Income Variables and the Measures of Gains from Crime
AbstractThe empirical literature on the economic analysis of crime suffers from the lack of theoretical underpinnings in using various income variables to proxy expected net gains from crime. As a result, the empirical findings are often mixed or contradictory to one another. This note provides a theoretical argument that relates the net expected gains from crime to a measure of income inequality (Gini coefficient) and the mean income of a society, thereby clarifying the confusions which exist in current criminometric studies.CRLF 1998.16.html: abstract Testing for linearity in time series models has been an active area of research [see Granger and Terasvirta (1993), Tong (1991)]. The authors consider a test for linearity against a particular regime switching model known as the smooth transition autoregressive (STAR) model.
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Bibliographic InfoPaper provided by School of Economics, La Trobe University in its series Working Papers with number 1998.15.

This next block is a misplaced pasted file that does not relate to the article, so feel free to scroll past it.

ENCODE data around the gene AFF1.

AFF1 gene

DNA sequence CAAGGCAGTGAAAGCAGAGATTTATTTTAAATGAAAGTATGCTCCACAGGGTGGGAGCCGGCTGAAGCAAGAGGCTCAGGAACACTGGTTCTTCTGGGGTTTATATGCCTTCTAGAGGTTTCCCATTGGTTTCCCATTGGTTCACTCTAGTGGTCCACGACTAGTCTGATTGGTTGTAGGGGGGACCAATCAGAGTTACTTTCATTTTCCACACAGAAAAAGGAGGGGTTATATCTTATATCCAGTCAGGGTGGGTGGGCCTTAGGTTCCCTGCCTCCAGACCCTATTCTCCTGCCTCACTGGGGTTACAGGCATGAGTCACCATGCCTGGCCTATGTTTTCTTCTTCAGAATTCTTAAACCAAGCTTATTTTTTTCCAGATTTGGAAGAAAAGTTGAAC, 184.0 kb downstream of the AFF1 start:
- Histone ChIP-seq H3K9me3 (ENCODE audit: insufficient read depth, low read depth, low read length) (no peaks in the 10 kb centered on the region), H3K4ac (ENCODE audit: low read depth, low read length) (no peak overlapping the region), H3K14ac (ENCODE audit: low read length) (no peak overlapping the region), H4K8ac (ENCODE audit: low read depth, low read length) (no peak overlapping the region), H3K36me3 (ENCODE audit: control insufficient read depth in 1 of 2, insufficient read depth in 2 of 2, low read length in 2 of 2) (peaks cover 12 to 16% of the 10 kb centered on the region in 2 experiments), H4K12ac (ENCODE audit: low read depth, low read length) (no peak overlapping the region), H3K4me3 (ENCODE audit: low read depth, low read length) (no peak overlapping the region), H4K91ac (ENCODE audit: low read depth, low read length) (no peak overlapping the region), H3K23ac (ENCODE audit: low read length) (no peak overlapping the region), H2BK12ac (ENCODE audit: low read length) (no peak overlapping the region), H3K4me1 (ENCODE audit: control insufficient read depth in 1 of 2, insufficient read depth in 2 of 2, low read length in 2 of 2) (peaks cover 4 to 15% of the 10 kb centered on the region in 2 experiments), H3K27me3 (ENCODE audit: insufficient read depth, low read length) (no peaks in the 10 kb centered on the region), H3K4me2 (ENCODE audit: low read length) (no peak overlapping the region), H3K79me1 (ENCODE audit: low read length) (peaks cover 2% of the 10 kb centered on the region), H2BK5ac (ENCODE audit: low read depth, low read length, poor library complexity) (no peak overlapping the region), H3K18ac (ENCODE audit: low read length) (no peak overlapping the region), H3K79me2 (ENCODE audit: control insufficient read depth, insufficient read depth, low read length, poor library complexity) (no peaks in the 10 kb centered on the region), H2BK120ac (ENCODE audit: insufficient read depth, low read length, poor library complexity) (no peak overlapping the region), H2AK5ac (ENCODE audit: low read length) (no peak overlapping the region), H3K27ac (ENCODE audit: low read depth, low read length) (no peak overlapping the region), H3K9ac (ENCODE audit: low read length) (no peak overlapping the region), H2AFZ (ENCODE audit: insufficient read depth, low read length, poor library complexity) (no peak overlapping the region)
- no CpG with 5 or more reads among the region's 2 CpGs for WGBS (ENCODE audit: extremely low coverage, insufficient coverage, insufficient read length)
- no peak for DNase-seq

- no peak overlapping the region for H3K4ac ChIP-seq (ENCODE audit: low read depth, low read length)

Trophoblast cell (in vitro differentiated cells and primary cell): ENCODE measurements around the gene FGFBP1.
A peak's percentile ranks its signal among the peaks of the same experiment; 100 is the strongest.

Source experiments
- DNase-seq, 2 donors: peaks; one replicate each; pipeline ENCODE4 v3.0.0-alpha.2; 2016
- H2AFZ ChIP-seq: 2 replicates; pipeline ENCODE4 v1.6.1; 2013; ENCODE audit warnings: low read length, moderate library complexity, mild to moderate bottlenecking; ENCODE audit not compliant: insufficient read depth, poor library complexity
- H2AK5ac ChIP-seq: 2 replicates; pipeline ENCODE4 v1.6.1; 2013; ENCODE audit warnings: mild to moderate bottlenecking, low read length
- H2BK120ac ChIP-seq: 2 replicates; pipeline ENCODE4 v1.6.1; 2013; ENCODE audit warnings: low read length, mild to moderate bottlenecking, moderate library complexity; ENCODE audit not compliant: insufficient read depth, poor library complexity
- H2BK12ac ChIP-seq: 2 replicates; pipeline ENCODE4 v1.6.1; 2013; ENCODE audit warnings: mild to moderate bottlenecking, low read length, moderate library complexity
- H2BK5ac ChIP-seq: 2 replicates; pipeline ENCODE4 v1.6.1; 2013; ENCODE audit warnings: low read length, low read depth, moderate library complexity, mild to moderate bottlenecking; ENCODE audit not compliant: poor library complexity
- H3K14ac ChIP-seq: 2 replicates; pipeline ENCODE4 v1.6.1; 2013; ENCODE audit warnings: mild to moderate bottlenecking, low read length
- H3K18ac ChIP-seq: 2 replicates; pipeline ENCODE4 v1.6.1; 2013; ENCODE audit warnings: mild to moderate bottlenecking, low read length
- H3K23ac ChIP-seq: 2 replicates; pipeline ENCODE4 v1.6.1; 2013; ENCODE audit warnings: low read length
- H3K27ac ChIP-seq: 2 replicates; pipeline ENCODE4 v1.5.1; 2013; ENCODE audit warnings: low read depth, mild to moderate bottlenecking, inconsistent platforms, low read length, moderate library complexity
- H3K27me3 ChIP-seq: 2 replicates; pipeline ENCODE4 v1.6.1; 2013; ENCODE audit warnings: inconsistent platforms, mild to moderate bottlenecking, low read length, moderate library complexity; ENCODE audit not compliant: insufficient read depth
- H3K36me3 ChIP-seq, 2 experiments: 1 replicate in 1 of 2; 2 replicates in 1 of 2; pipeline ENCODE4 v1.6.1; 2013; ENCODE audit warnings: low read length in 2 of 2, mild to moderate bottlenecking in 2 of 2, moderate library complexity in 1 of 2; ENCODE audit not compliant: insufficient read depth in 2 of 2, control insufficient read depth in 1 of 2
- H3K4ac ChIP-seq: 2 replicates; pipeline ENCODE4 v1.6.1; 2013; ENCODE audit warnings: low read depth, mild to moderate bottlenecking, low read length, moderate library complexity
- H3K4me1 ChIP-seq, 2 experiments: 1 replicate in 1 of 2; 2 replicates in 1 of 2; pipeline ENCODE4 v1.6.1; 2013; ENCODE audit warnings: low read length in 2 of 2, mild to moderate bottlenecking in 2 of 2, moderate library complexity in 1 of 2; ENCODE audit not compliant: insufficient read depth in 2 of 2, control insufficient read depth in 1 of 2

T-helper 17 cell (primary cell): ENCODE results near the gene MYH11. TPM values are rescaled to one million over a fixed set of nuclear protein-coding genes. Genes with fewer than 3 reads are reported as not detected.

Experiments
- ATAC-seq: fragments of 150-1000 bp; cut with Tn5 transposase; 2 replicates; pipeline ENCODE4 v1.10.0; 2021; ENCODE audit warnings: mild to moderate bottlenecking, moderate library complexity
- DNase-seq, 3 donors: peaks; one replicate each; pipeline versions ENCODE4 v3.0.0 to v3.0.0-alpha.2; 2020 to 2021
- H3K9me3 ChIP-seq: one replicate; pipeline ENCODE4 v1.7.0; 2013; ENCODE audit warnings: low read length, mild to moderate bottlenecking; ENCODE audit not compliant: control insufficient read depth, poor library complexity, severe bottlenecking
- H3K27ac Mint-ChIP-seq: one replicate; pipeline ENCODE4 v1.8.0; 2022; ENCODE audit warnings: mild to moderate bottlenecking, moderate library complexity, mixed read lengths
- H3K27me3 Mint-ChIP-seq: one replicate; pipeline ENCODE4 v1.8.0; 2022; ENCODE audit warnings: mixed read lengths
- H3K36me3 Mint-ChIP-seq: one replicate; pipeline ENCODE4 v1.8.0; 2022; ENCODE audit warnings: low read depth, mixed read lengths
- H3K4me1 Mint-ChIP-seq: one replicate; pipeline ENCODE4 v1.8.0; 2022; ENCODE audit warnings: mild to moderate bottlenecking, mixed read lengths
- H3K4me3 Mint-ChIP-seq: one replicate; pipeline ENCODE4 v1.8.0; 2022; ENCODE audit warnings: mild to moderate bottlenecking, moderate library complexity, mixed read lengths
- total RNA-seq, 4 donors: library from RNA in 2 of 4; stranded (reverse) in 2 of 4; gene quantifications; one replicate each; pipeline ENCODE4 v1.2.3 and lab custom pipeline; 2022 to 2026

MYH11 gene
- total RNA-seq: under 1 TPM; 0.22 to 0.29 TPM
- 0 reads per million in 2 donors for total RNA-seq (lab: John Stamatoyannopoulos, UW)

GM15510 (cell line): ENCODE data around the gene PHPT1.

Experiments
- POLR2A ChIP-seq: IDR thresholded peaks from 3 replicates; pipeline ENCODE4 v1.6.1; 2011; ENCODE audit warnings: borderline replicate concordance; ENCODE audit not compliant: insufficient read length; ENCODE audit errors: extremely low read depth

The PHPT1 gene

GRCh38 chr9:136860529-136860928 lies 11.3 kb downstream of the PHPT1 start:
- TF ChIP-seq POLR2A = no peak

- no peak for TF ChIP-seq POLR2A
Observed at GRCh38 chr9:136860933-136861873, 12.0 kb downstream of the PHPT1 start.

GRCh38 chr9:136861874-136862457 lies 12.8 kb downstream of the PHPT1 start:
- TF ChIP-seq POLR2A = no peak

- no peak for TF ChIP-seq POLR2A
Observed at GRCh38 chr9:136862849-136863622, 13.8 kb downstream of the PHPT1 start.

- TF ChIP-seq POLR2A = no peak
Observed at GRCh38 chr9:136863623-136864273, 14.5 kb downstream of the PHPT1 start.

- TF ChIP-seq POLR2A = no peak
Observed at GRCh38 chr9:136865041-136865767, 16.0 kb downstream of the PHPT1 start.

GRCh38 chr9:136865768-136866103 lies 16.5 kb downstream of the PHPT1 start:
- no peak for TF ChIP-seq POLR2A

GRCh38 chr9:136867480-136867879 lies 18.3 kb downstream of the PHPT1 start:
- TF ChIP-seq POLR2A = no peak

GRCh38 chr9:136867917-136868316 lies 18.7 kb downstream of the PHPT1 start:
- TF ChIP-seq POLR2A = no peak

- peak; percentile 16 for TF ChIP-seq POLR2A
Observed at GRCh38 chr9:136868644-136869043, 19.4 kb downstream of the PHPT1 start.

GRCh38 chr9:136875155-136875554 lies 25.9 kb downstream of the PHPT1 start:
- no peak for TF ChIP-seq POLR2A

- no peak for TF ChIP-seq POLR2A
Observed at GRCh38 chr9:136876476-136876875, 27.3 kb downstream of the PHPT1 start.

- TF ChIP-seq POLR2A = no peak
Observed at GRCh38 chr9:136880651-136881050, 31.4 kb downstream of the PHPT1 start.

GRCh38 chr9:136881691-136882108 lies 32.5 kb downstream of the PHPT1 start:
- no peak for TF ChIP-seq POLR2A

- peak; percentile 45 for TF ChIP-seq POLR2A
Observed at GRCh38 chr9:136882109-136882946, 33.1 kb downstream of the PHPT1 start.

Length: 9 pages
Date of creation: 1998
Date of revision:
Other versions of this item:
- John Chisholm & Chongwoo Choe, 2005. "Income variables and the measures of gains from crime," Oxford Economic Papers, Oxford University Press, vol. 57(1), pages 112-119, January.
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- Baharom, A.H. & Habibullah, M.S., 2008. "Crime and Income Inequality: The Case of Malaysia," MPRA Paper 11871, University Library of Munich, Germany.
- Deller, Steven & Deller, Melissa, 2005. "Shifting Patterns in Wisconsin Crime Rates," Staff Paper Series 491, University of Wisconsin, Agricultural and Applied Economics.
- Steven C. Deller & Melissa A. Deller, 2010. "Rural Crime and Social Capital," Growth and Change, Gatton College of Business and Economics, University of Kentucky, vol. 41(2), pages 221-275.
- Baharom, A.H. & Habibullah, M.S., 2008. "Is crime cointegrated with income and unemployment?: A panel data analysis on selected European countries," MPRA Paper 11927, University Library of Munich, Germany.
- Kwabena Gyimah-Brempong, 2006. "Neighborhood income, alcohol availability, and crime rates," The Review of Black Political Economy, Springer, vol. 33(3), pages 21-44, March.
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